Subtracting consecutive values in a column is a popular practice. Deriving net values by subtracting the gross is a very common phenomenon. At times we need to subtract a certain percentage of values from a column.

You can subtract any form of value. You might’ve subtracted numbers frequently but did you know that you could also subtract percentage values, days, and even minutes or hours from two different columns?

In this article, I will explain four different ways to subtract values from two columns in Excel. *Let us get started!*

**Method 1: By Basic Subtraction**

The basic subtraction is when you address both cells and simply subtract one from the other. It is pretty basic mathematics and involves the “=” and “-” signs along with the two cells.

Once you do that for one cell, all you have to do is drag the cell to the end of the range. *Follow the simple steps below:*

- Go to any couple of adjacent columns and enter values in it.
- Go to the final column where you want to display the subtracted value from the other two columns.
- Enter the first cell of the column and write down the formula
**=cell1-cell2**where cell1 and cell2 are the cells from the other two columns. - Hit the
**Enter**key now. You should now get the subtracted value in the desired column. - Simply drag down the bottom right edge of the cell down to the end of the range of the column to repeat the subtraction for each value.

**Method 2: Using SUM Function**

The SUM function is for summing values of two sums or of a range of sums. But you can add the minus sign (-) between the two cells and the same function will perform the subtraction on both the cells.

*Here are a few steps to use it:*

- Go to any couple of adjacent columns and enter values in it.
- Go to the final column where you want to display the subtracted value from the other two columns.
- Enter the first cell of the column and write down the syntax of the SUM function
**=SUM(cell1-cell2)**where cell1 and cell2 - Hit the
**Enter**key now. You should now get the subtracted value in the desired column. - Now down the bottom right edge of the cell all the way down to repeat the subtraction for each value.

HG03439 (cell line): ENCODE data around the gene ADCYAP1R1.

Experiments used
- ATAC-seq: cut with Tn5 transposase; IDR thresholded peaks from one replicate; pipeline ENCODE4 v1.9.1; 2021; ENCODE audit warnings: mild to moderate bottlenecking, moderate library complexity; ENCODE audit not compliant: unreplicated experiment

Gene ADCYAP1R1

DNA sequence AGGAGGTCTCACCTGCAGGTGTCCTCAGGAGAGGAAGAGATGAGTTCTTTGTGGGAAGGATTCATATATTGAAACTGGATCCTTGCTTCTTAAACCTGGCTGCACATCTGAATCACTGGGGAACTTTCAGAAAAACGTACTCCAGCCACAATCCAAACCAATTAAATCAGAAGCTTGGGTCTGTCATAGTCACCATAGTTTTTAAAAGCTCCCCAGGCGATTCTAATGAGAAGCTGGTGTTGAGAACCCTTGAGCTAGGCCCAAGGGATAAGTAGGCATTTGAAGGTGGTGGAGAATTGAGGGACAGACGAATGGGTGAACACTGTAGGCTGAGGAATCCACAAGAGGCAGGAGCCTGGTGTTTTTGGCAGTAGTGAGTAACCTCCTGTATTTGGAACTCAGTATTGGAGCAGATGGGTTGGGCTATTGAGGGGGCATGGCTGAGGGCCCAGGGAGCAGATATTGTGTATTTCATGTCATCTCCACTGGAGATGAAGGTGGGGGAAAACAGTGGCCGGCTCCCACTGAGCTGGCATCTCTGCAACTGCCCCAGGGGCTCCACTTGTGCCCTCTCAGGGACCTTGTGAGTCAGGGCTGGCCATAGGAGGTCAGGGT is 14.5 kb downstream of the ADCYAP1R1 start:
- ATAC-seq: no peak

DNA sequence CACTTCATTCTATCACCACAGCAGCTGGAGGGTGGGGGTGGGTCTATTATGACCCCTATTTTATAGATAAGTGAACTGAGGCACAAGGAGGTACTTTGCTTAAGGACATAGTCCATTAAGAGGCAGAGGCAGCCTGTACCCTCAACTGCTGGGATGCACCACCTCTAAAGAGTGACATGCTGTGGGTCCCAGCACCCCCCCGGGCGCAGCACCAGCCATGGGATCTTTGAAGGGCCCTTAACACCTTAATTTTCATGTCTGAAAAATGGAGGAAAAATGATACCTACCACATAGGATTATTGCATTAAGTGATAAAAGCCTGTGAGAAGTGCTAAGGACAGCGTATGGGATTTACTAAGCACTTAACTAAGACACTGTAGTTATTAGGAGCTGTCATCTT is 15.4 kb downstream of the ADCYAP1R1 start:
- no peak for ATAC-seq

**Method 3: Using IF Function**

You can also use the IF function to perform subtraction. The first part of the IF function syntax should be to put up a condition. The second part should be the task you want the function to perform upon fulfilling the condition.

*Here is how you can use the IF function for subtracting columns:*

- Go to any couple of adjacent columns and enter values in it.
- Go to the final column where you want to display the subtracted value.
- Enter the first cell of the column and write down the syntax of the IF function
**=IF(cell 1>cell2, cell1-cell2)**where cell1 and cell2 - Hit the
**Enter**key now. - You should now get the subtracted value in the desired column. Drag down to the end to repeat it for each value.

The catch here is that the IF function only works when the value in the first cell is greater than the value in the second cell.

**Method 4: Using AutoFill**

With AutoFill, you don’t have to drag or mention cell names individually. The AutoSum feature simply performs the formula you mention in one cell to all the cells below in the column.

*Here are some simple steps to use AutoFill:*

- Enter values in two consecutive columns.
- Go to the first cell of the third column.
- Write down
**cell1-cell2**where cell1 and cell2 are cell addresses. - Press the Enter key.
- Once you get the value, double-click on the small square at the bottom right corner of the cell down to the end of the range.

**Did you know?** Not only can you subtract but you can also use Excel to find the interquartile range (IQR), which provides the middle values of a data set.

**Wrap Up!**

Subtraction seems like a routine mathematical function. But it can be annoying when you have to subtract conditionally or repetitively.

If you know your way around some functions and features of Excel then you can free yourself from performing lengthy and monotonous tasks like subtracting values of one range of cells from another.

Similarly, manual deletion can take ages, which is why you can delete multiple cells at once.

## Leave a Reply